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10 Places To Take Your Pre-Schooler In South West England

20/07/2010 13:12 | Updated 22 May 2015

If you've got small children, you'll know that South West England is a great holiday destination. I've had some brilliant holidays with my family in Devon and Cornwall, cycling on the Tarka Trail and scrambling over rocks looking for fossils on the coast.

With all the extra palaver that travelling with small children involves, it's great to be able to head off in the car and know you'll soon be at a lovely beach enjoying an ice cream.

But it's not just about beaches, there are any number of adventure playgrounds, animal parks and sanctuaries, and opportunities to explore the historical and natural beauty of the area.

Take a look at our ideas for the Top Ten things to do to while visiting South West England with pre-schoolers:

1. The Tarka Trail is available to cyclists between Braunton and Meeth, using the old railways of North Devon. It is a traffic free, and therefore stress-free, bike ride, passing through the largely unspoilt countryside described by Henry Williamson in his classic novel 'Tarka the Otter'. You can hire bikes, tag-alongs, trailers, child-seats and children's bikes at local bike shops . I hadn't cycled in years before managing about 16 miles of this flat route, so it can be done by anyone.

2. Crabbing is enjoyed equally by young and old - debate the perfect bait, compete on catch numbers and then race them back into the sea at the end of the day. Brixham Harbour in Devon is a great spot to catch some crabs and during their Heritage Festival they offer a crabbing competition. Other places where the crabs bite in South West England include Poole Quay and Torquay.

3. The National Seal Sanctuary at Gweek in Cornwall offers children the opportunity to encounter seals, otters and penguins in their underwater viewing areas. You can visit the Seal hospital and meet resident sea lions. Interactive talks and feeding sessions add to this interesting day out. And if that doesn't get them there's an adventure playground to burn off some steam.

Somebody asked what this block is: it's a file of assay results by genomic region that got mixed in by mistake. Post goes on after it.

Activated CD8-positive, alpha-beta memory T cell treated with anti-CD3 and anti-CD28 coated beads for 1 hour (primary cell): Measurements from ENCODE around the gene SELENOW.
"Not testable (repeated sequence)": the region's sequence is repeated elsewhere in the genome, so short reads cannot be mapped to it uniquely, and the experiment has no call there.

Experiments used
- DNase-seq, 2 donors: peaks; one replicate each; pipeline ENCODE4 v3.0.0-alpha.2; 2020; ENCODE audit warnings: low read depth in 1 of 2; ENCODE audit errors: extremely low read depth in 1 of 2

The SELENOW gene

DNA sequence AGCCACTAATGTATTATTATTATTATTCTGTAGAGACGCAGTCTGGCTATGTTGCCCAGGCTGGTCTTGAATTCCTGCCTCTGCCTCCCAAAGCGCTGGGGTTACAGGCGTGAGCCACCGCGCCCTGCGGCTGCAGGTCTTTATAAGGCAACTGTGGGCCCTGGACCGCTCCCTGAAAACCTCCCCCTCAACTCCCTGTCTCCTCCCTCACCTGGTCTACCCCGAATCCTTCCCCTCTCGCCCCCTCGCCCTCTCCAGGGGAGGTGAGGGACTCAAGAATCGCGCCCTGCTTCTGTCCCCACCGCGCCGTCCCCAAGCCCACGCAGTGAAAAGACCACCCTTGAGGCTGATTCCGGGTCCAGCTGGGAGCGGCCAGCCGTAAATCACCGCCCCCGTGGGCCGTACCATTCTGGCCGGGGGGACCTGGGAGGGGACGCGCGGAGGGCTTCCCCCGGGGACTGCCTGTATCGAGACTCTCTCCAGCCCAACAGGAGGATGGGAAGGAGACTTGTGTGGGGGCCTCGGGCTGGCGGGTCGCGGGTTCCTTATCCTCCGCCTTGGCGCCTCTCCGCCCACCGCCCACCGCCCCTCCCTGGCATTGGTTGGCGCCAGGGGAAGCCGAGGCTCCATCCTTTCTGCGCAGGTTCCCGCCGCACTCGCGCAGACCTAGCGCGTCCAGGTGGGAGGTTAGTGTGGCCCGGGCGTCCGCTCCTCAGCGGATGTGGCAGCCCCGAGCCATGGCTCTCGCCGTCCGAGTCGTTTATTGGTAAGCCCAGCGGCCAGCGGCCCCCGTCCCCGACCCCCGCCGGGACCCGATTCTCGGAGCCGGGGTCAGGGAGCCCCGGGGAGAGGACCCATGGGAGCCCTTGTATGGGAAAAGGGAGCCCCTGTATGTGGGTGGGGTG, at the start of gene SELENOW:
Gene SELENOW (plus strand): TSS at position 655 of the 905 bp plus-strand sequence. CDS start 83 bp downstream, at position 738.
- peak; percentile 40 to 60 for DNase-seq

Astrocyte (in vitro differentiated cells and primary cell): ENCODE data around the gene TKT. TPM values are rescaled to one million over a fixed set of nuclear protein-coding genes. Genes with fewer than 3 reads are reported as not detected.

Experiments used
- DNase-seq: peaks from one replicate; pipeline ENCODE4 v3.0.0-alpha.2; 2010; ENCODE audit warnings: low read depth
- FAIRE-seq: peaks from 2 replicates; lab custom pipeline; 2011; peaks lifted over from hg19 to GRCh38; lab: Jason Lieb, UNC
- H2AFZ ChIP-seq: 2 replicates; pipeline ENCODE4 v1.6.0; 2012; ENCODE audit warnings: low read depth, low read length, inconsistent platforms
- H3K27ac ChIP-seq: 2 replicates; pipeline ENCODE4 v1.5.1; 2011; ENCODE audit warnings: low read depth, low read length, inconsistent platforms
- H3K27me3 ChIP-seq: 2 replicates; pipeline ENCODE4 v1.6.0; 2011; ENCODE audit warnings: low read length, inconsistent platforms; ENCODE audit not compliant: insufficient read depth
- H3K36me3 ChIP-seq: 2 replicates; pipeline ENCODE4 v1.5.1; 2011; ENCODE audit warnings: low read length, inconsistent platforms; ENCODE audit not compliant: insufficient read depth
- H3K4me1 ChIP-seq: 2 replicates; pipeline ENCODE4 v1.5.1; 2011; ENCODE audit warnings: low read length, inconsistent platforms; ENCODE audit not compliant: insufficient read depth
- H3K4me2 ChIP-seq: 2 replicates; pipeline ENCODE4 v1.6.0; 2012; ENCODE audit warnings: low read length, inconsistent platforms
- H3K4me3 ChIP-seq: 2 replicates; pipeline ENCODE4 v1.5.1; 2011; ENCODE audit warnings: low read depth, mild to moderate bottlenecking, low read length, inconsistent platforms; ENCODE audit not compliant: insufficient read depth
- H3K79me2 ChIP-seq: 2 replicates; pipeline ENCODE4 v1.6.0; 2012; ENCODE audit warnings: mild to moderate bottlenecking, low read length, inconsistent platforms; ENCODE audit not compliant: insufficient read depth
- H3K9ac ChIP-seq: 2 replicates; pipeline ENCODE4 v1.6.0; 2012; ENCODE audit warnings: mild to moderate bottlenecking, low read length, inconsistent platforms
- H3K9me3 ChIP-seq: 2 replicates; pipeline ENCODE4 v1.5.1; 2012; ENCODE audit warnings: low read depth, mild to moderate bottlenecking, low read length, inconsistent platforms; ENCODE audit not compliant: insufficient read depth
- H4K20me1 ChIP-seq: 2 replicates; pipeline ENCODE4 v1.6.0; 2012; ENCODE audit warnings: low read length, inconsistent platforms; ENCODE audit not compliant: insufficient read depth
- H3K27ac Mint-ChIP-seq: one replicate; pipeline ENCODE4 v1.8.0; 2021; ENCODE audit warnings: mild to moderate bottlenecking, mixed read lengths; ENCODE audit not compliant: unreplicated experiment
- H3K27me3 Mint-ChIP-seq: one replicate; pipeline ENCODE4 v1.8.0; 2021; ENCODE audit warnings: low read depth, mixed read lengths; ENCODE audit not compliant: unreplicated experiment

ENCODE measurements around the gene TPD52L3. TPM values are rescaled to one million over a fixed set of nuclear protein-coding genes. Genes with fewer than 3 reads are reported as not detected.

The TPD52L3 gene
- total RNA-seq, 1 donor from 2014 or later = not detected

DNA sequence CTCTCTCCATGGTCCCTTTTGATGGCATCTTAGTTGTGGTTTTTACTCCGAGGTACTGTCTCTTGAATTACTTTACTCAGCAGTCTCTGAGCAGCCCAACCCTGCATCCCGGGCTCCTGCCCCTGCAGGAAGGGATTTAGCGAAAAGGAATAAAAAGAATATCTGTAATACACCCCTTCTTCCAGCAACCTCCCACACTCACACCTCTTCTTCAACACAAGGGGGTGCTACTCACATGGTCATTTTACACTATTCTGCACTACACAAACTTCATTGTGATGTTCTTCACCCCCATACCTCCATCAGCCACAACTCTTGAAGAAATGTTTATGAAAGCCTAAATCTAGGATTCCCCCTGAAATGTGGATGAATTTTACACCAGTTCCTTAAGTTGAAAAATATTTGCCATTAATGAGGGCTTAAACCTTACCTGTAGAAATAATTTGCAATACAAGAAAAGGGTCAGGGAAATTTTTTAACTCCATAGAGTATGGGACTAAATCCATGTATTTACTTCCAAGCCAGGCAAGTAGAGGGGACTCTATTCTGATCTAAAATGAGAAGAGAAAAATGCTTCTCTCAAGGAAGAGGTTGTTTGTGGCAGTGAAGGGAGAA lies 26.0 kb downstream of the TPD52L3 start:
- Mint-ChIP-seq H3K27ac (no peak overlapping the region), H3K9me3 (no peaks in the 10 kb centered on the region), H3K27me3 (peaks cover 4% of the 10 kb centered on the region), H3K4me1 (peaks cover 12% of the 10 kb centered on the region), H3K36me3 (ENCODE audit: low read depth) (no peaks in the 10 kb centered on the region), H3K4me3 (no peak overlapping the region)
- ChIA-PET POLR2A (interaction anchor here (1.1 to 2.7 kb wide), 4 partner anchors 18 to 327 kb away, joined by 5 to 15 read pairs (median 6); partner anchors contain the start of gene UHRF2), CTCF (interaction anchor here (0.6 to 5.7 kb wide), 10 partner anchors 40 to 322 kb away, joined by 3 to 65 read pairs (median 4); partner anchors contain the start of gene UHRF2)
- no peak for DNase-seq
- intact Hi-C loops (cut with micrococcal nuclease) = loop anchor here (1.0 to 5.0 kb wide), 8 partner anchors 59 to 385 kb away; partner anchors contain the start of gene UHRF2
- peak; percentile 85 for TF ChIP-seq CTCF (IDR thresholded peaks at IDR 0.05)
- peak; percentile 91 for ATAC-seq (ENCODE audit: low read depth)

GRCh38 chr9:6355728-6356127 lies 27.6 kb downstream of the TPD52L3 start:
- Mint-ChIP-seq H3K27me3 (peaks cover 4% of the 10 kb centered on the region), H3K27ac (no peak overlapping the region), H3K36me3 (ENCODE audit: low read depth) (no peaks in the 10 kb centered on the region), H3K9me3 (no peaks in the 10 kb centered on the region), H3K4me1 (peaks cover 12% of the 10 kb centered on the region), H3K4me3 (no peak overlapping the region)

4. Who'd have thought you could see camels, wallabies and rheas on a farm in Cornwall? At Cornish Camels on the Lizard Peninsula you can see all this plus the usual English farm animals. Lots of small children are used to visiting farms where they can pet and view animals, but not many have not come face to face with camels! Worth a trip to see the look of surprise on their faces.

5. For something to capture the imagination of your little dinosaur fan, try fossil hunting at Charmouth on the Jurassic Coast of Dorset. Bones of extinct animals are continuoully being revealed as the cliffs erode. You can go it alone or take advantage of the guided fossil hunts organised by Charmouth Heritage Coast Centre.

6. Monkey World in Wareham, Dorset holds a lot of interest for small children. It is home to over 230 rescued and endangered monkeys and apes and kids have the chance to make up feeders of treats to give to the primates and then watch as they eat them. There are also playgrounds to keep them happy and facilities to feed and water them. You may know this place from the TV series on Five. We had a great day out here a few years ago, definitely a source of many happy memories.

7. At Bishops Lydeard in Somerset you will find the West Somerset Railway, Britain's longest heritage railway, with regular steam and diesel train rides available from Bishops Lydeard to Minehead. For any pre-schoolers with an avid interest in Thomas and friends, it's the place to go.

8. Much of Wiltshire is designated as an Area of Outstanding Natural Beauty, and the best way to explore it is on foot. If you have older pre-schoolers who like to walk or smaller children that you can carry on your back then visit Lacock, a beautiful National Trust village, where a walk along the river and down local lanes will afford you some lovely views and the opportunity to stretch your legs a little. There is good walking to be had throughout South West England but another area worth noting for those with small children are the accessible nature reserves of Somerset, for example at Ham Hill.

9. When planning a trip to the South West Bournemouth can be easy to overlook, but ignore it at your peril! In 2007 Bournemouth was voted the most child-friendly resort by Mother & Baby magazine. Between Bournemouth and Poole there are ten miles of safe, gently shelving sandy beaches. Why not hire a beach hut for a few days, somewhere to store the deckchairs, make a cup of tea, get changed and put down roots for a few days.

10. The Oceanarium in Bournemouth has one of those amazing underwater tunnels where you can watch the sea creatures swim above your heads. And if that's not enough for you there is a fully interactive dive cage, the world's first apparently, where touchscreens take you through a series of animations (some a bit scary if you don't like Great White Sharks!). Children under 3 enter free.

Where have you enjoyed visiting in the South West with your family? Leave a comment and add to the list

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